liner market in Falmouth is critical. Objective One investment
into impact studies such as this ensures the essential link
between potential economic success and sensitivity to the
The scoping of the EIA was widely consulted prior to the
tender being drawn up. Falmouth Harbour Commissioners are
committed to continuing that open dialogue and the company
appointed through the tender process will be invited to liaise
with local environment groups, committees and interested parties
as part of their contract.
The studies will investigate the potential environmental
impacts of deepening and straightening the navigation channel
between the Carrick Roads and Falmouth Harbour to allow larger
cruise liners access to the port at all times of the tide.
Mike Reynolds, Port Operations Director at Falmouth, said:
"Successful completion of this Environmental Impact
Assessment is a vital step for the future of the Port. If
we can accommodate the largest cruise ships it will build
on our achievements in recent years in attracting the cruise
industry to the County and will see significant economic benefits
not only to the Port, but throughout Cornwall."
There's strong local support for the project's
important environmental study. Roger Bonney, Mayor of Falmouth,
Chair of County Planning Committee, Carrick District and Falmouth
Town Councillor said: "Falmouth Town Council is
fully supportive and delighted to hear the EIA is now going
ahead. We understand the great potential of this project and
have played an active role in encouraging its advancement."
Carrick District Council Chief Executive John Winskill is
also optimistic about the project commenting: "It
is the wonderful environment of Falmouth Bay and the Carrick
Roads which makes it so attractive for cruise ships in the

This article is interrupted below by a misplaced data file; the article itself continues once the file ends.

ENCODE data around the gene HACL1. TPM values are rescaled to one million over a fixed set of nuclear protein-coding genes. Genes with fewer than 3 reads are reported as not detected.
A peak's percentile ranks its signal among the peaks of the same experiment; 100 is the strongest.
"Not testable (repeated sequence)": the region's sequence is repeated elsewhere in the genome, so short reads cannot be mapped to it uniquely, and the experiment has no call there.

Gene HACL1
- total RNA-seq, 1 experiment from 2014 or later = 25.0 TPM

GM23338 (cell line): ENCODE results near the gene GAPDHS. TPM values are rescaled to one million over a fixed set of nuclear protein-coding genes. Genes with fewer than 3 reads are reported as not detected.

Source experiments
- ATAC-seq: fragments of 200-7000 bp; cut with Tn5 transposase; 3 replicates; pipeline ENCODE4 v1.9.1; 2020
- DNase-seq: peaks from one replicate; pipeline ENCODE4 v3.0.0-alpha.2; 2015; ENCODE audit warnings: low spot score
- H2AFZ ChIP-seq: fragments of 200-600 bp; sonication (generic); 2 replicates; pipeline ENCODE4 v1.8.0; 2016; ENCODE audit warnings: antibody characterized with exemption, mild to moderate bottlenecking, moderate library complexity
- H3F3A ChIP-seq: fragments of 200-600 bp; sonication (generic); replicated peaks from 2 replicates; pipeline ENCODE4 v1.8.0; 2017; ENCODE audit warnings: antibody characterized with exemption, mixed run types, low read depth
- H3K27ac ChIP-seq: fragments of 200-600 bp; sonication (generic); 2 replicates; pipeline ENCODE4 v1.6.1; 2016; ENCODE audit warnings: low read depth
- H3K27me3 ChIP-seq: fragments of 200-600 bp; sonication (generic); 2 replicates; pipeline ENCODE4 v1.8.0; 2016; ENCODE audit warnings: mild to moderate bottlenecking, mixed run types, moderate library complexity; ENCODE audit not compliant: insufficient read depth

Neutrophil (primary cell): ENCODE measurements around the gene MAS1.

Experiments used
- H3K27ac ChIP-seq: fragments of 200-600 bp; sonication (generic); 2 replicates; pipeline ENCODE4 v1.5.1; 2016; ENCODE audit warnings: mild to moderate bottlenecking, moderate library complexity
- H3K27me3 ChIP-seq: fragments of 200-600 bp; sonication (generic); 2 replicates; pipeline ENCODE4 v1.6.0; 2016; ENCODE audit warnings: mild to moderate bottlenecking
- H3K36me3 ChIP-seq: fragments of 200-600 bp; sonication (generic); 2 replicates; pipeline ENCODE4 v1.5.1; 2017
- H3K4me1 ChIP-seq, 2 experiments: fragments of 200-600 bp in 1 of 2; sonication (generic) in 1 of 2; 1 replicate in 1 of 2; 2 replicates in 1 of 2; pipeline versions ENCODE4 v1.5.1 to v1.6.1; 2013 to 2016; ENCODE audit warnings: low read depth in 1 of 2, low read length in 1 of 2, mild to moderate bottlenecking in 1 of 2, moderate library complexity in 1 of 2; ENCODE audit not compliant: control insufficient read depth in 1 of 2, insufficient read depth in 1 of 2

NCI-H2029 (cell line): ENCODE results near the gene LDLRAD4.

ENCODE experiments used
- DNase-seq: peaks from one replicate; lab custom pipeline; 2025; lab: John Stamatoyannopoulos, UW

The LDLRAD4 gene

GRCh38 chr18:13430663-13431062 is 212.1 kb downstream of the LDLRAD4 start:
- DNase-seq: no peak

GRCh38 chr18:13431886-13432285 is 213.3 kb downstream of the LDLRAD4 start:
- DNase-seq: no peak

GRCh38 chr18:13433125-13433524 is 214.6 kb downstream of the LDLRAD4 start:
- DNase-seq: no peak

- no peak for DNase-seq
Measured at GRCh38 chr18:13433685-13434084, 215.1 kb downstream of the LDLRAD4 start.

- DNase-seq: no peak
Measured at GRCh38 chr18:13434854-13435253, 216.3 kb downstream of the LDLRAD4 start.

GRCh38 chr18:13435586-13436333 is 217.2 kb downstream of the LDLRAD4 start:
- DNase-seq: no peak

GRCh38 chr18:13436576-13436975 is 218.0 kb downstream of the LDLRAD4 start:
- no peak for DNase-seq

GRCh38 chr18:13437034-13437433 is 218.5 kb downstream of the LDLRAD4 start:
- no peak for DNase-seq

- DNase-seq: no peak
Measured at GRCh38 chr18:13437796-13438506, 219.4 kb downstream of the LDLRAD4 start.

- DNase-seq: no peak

first place. The importance of the Environmental Impact Assessment
in ensuring proper balance in advancing such a sound project
whilst being mindful of its environmental impact cannot be
underestimated and its outcome will be essential in determining
the next steps towards potentially dredging the harbour. Having
said that, and subject to the Impact Assessment, the development
of the cruise liner terminal will be a crucial step in enhancing
a substantial new 'gateway' to Cornwall and its
Tourism experts are pleased to support the project and keen
to see the EIA progress. Bob Harrison of the cruise marketing
initiative Destination South West said: "This development
could have a major impact of the cruise business for the South
West of England. If the largest ships in the world can call
at Falmouth it will showcase what we have to offer to the
lines and their passengers and the whole region will benefit."
He added: "I am going to the US next week to promote
the region and this is a wonderful first step to talk to the
cruise lines about."
Malcolm Bell, chief executive of South West Tourism added:
"We welcome the fact the proposition for a cruise terminal
is to be properly examined both economically and environmentally.
The cruise market is important, especially as the industry
is growing rapidly at the moment. We also know that 40% of
visitors who enjoy their trip ashore are likely to return
for a longer break. Cruises not only offer a short term boast
to the local economy but also longer term benefits."
For further information please contact the Deborah Clark
of Deborah Clark and Associates Ltd on 01872 276276 or email
The Objective One Programme for Cornwall and the
Isles of Scilly has invested in the EIA of dredging of Falmouth
harbour project through the European Regional Development
Media Relations Manager
Objective One Partnership Office
Truro TR1 2UD
Mobile: 07973 813647
Telephone: 01872 223439